Indeed, part of what makes Stephenson bracing is his consistent rejection of the democratic spirit. Nearly all his books double as celebrations of natural aristocracy. Certain individuals are in possession of greater intelligence, drive, and pluck than others, and these are the folks who should ideally be making important decisions. This might sound depressingly like Ayn Rand, but it mostly works for Stephenson, partly because he is simply a better writer than Rand, but also because he is at bottom just a very smart guy who likes to write about other smart people, whereas Rand depicted architects and business magnates without having the slightest notion of how either type actually speaks or acts.
What consistently emerges in Stephenson’s work — and throughout much science fiction — is an implicit case for the authority of the knowers. The ordinary political problems associated with acknowledging this epistemic authority are circumvented by either the nature of the crisis, or by the simple fact that only a bare handful of characters have any idea what’s going on.
At one point in Seveneves, when discussing what the space station will require to function indefinitely, the resident genius-billionaire, who serves as a kind of non-ridiculous version of Elon Musk, remarks, “If the world were run by scientists, engineers, then this would be a no-brainer.” That is to say, in the absence of the political machinations of hacks back on Earth, the people we should want in charge might actually get something done. Of course, a character is not his author, but the plot wholly supports this position.
It’s not that Stephenson simply ignores the political world, but that his fiction typically finds ways to keep it conveniently offstage, even as he strives for realistic depictions of various scientific and technological innovations. In Snow Crash, for example, conventional politics is a non-factor, as the story takes place in a future where the successful rise of digital currency has fatally undermined the authority of nation-states, such that everyone lives either under quasi-anarchic conditions or under the protection of private mafias or corporations.
More intriguingly, throughout Anathem the narrator repeatedly alludes vaguely to some diplomacy that allows him and his comrades to manage the threat of alien invasion without being hindered by government authorities. It emerges that certain factions of his world’s monastic intellectuals, who possess improbable rhetorical powers, have applied those powers to persuading the world’s political leaders to grant the real actors a free hand in dealing with the crisis. Politics, in other words, amounts to the tiresome work of persuading others to accept what is best for them — that is, the decisions of those possessing the requisite expertise.
There is an excellent moment in Seveneves where the temporary leader of the Cloud Ark — humanity’s orbital refuge in space — and the resident legal expert discuss whether the detailed administrative procedures that Earth’s legal experts drafted for their new constitution will be sufficient in the event of a political crisis. When pressed, the legal expert finally concedes, “you are talking about power.” The reader has the sense that an account of politics that goes beyond red tape and petty ambition may yet be introduced, but the discussion is cut short by news that the final destruction of Earth is imminent.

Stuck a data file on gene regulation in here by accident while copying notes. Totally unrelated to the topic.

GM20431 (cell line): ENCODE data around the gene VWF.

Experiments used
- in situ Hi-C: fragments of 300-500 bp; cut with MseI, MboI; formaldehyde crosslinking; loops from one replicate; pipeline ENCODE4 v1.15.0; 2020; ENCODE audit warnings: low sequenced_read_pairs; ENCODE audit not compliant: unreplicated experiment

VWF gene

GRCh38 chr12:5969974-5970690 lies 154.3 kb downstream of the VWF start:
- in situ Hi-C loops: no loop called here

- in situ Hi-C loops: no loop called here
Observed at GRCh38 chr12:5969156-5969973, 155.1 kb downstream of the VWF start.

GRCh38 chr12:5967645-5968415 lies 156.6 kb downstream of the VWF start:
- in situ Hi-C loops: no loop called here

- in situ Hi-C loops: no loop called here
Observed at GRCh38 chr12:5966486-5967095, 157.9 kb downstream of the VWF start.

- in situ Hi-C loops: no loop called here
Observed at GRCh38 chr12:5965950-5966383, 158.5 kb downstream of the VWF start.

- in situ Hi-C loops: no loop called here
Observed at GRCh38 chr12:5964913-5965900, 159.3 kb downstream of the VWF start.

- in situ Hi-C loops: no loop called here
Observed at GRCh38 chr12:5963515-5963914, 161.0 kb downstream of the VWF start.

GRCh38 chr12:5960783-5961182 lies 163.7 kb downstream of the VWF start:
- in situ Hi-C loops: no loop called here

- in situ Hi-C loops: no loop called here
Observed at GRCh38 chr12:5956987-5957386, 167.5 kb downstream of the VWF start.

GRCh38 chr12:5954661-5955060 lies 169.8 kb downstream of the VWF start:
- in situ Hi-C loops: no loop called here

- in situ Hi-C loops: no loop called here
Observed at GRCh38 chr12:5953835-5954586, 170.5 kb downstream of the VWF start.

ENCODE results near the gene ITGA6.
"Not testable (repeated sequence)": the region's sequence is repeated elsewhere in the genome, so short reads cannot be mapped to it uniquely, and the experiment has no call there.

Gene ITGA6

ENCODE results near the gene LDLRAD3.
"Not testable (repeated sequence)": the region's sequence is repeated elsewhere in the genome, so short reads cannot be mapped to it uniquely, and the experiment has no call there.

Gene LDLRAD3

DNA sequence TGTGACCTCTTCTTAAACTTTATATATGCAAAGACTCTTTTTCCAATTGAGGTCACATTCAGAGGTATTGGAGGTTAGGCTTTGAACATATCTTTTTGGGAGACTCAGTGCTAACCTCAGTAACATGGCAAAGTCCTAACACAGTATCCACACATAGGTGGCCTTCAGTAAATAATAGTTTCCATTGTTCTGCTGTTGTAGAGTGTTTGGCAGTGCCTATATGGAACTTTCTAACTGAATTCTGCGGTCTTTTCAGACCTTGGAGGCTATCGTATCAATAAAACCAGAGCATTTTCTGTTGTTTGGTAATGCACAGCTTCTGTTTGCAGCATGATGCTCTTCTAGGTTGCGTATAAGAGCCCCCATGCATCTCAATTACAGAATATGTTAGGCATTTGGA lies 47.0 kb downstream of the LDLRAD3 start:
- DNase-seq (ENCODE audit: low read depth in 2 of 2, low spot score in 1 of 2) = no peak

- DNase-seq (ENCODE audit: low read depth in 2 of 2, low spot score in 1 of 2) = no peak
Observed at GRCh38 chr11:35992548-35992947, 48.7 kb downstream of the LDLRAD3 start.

Stephenson’s latest novel, Termination Shock (2021), features more of the same, this time focused on the crisis of anthropogenic global warming. The catalyst for the plot is the decision by (another) genius billionaire to geoengineer a means of cooling the planet. Once again, his technocratic solutions are undertaken by small, Fellowship of the Ring–style bands of actors rather than the Environmental Protection Agency or the State Department or what have you.
Whereas in our reality cooperative solutions to climate change have proven elusive, repeatedly stymied by not just national but international politics, Stephenson again gets around this problem by having a small handful of protagonists do an end-run around government bureaucracies, collective-action problems, and all the other stuff that makes “intro to political science” courses such a slog. And once again, it’s not that he disregards politics altogether, but that he treats it as an obstacle to be avoided rather than as the field of play itself. Unlike bureaucrat-experts like Anthony Fauci, who attempt to bolster their position before a diffident or hostile public, Stephenson’s heroes are able to go directly to the problems, no matter how grand in scale.
Crises, whether natural or manmade, elevate the status of technocrats, because they rely upon highly specialized knowledge that is critical for resolving the crisis. Indeed, much of modern society already relies upon the work of elite groups — in fields ranging from medicine to physics to engineering and beyond. And the rest of us are generally content with this arrangement, despite its implications for our place in the world.
Rebecca West remarked in her 1941 travel book Black Lamb and Grey Falcon that we are in some sense worse off in our understanding of the world than any premodern peasant. Observing a modern suspension bridge, she thinks “in this mechanized age I am as little able to understand my environment as any primitive woman who thinks that a waterfall is inhabited by a spirit, and indeed less so, for her opinion might from a poetical point of view be correct.”